Madame Bovary – Story of Emma Bovary

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Gustave Flaubert presents one extreme side of human life many would very muchrather think does not exist. He presents a tale of sensual symbolism within thelife of Charles Bovary. Madame Bovary is the story of Emma Bovary, but withinthe scope of symbolic meaning, the make-up of Charles is addressed. It isrepresentative of deep sadness and a despondent outlook on life whose manysymbols are, at times, as deeply embedded in the story line as a thorn in acallous heel. The elements making up the very person of Charles Bovary remainexcruciatingly evident, haunting his every move. Symbolic of his yearning forinner fulfillment, Charles Bovary presents to be a man in search of an unknownsensual satisfaction. It is no wonder, with the detailed writing the Frenchgovernment attempted to censor Flaubert when Madame Bovary was published in1856. Although the vast majority of theorems penned revolve about the life ofEmma, the character of Charles requires examining. In the opening scenes,Charles Bovary is seen entering a favorite dive of escape, an escape fromthe realities of life. The cafés he frequented appear as dirty publicrooms (Flaubert 834) housing his passion for the game of dominoes. Hisobsession and pleasure from this simple entertainment are exposed as Flaubertdescribes Charles entrance into the den of dominoes. His esteem wasbeginning to see life, the sweetness of stolen pleasures; and when he entered,he put his hand on the door handle with a joy almost sensual (Flaubert 834).

What, other than a profound uneasiness within his personal life, could bringabout so explicit a pleasure from the entering to a dark, dank room? Charleslife as a student of medicine is one of avoidance. His lack of sincerity anddevotion is shown via the mother hen role, which his mother took inexcusing his inadequacies. His insincerity and hypocrisy is indicative of onewith no foresight. He lives now, exists now, and thinks now, not of what is tocome, but of what is now. The author explains how he grew passive toward hispresumed goal: medicine. In the beginning, he would miss one lecture in a day.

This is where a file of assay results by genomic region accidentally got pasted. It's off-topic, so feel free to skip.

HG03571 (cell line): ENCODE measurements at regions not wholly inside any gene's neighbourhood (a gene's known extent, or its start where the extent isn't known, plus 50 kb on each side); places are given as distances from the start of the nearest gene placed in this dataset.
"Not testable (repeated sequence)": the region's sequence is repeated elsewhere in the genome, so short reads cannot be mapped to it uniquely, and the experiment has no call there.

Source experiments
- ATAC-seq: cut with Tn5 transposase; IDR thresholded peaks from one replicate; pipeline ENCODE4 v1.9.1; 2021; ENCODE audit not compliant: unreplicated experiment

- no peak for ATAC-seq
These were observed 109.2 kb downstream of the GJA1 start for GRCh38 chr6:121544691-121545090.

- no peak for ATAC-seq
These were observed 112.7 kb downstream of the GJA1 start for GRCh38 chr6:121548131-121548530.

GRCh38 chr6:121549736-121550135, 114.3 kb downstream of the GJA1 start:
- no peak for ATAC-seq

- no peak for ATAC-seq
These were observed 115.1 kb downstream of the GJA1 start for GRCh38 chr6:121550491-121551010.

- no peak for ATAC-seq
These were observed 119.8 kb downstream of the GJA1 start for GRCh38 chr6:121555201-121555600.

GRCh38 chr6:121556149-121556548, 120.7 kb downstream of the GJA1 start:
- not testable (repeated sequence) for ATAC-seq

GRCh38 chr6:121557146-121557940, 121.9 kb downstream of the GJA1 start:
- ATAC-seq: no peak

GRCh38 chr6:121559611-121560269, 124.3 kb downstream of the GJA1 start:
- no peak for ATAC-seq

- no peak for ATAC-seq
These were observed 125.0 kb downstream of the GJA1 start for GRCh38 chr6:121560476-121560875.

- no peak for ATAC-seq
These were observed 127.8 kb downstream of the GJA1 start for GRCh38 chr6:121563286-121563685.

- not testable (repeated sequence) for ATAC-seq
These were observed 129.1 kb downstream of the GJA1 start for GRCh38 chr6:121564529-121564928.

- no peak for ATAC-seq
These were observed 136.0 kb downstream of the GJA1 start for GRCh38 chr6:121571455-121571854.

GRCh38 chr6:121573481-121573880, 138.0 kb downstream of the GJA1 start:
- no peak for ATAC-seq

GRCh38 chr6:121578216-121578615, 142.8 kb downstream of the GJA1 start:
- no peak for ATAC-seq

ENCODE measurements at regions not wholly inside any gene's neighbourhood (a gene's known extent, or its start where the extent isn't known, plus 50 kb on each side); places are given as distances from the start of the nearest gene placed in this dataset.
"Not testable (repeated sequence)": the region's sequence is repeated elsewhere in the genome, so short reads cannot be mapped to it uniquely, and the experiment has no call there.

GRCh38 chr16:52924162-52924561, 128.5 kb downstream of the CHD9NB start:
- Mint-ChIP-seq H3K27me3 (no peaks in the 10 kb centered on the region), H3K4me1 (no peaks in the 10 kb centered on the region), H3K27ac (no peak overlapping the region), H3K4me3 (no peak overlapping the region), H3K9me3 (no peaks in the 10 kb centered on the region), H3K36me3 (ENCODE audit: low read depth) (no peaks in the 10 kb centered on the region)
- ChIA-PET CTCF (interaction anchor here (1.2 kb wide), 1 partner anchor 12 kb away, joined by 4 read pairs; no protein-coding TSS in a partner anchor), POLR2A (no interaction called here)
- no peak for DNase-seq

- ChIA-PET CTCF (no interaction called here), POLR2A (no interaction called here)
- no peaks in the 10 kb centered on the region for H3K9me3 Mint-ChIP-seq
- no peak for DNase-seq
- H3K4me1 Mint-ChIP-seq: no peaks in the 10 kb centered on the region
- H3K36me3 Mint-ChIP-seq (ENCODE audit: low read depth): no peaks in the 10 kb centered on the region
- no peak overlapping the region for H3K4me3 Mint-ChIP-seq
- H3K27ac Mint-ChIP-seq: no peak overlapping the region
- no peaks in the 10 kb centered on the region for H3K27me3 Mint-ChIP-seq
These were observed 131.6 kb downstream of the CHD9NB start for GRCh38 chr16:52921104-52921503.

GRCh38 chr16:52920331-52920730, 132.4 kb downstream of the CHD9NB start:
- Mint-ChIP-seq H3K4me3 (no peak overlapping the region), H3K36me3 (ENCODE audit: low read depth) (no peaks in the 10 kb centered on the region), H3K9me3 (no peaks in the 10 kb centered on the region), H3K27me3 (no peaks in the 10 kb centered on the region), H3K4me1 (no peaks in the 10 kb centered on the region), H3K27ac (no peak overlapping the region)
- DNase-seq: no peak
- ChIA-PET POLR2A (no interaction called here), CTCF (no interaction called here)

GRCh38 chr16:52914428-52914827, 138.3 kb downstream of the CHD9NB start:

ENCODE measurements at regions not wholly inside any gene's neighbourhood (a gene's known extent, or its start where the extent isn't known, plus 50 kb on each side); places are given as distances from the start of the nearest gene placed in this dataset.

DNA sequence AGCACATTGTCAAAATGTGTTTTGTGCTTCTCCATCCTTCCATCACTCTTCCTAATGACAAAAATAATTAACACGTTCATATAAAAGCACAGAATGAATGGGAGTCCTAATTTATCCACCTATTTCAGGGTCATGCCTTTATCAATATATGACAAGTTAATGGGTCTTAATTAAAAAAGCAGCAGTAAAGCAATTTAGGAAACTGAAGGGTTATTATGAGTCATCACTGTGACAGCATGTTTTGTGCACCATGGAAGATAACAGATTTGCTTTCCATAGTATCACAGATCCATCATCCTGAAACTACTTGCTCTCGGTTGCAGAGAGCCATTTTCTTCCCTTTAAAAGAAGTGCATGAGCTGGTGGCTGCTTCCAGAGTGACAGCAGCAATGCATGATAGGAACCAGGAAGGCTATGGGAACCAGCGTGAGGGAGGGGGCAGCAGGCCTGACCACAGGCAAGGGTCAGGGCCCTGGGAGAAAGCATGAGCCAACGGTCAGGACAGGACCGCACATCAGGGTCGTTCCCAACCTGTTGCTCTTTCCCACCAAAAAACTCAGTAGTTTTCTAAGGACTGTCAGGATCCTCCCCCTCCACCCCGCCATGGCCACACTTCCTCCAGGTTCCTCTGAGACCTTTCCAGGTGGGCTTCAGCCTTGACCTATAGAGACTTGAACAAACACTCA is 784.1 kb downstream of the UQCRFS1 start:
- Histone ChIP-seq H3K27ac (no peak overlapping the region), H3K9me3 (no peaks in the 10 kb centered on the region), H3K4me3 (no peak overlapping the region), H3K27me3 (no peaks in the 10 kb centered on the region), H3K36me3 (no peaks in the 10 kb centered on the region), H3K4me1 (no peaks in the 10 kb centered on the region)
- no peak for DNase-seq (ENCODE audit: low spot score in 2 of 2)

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Then, the next day, he would miss all lectures. Eventually, because of his innerthirst for self-satisfaction, he would become idle to the point he would give upwork altogether (Flaubert 834). Charles is a grown man. He is a student ofmedicine. Yet, he has his mother making justifications for him. She excusedhim, threw the blame on his failure on the injustice of the examiners, and tookupon herself to set matters straight (Flaubert 834). Is it no wonder, with acharacter flaw such as this maternal control, later in the story adultery andbetrayal would plague his marriage? On the one hand, there is Charles who isexcused and exhaulted by his mother. His father, five years later and onlearning the truth, expresses how he could not believe that one born of himcould be such a fool (Flaubert). Conversely, there is Emma. Emma has herdecision made on her behalf by her father the day of Charles last visitbefore the engagement. Flaubert represents the affirmative answer to Charlesalleged proposal by the banging of the shutter as her father turns and walkstoward the house. She is, we can only assume, ready to be the wife of a doctor,it making no difference his lack of expertise as a physician, not to mention hislack of masculinity. Charles is a pitiful sight to see. His rebellious naturetoward the attaining of the goal of physician, as obviously prescribed byhis parents, is directly related to Flauberts rebellion toward France inrelation to enforced censorship. The mandatory overseeing of literature, andlimitations thereof, are of prime importance when digesting Madame Bovary. Themany symbolism methods commonly referred to within Madame Bovary are stillobviously there. There is the wedding in the pasture where Emma is forced tostop to remove litter from her dress. The obstacles of her future happiness liebeneath her fringe. She is said to stop to raise the hem of her dress, andcarefully, with her gloved hands, to pick off the wild grasses (Flaubert). Herhappiness falls by the wayside. The plaster priest falls and breaks symbolic ofCharles future failures in his wonderful world of medicine. Furthermore, thisis directing the reader toward the eventual demise of the marriage.

Nevertheless, it is the continued usage by Flaubert of sexual innuendoes andexpressive words that bring one to realize France may very well have beencorrect in its attempt to censor. To understand an author is to read between thelines, then draw conclusions. My conclusion is that Flaubert uses specificscenes to symbolize his flamboyance toward being bawdy. Sometimes she woulddraw; and it was great amusement to Charles to stand there, bolt upright andwatch her bend over her paper, with eyes half-closed the better to see herwork (Flaubert 856). The better to see her work? Perhaps in the eyes of acreator, ones cleavage can be considered work. Although it is talentthat allows a writer to use and coordinate symbolic meanings within his workstoward a specific goal, the plainspoken truth is more easily ingested anddigested. There is merit in the skilled stating of ideals, symbolism in place,without making ones audience uncomfortable. However, within the pages ofMadame Bovary lie a continuous excess of implication, insinuation, andsuggestion.

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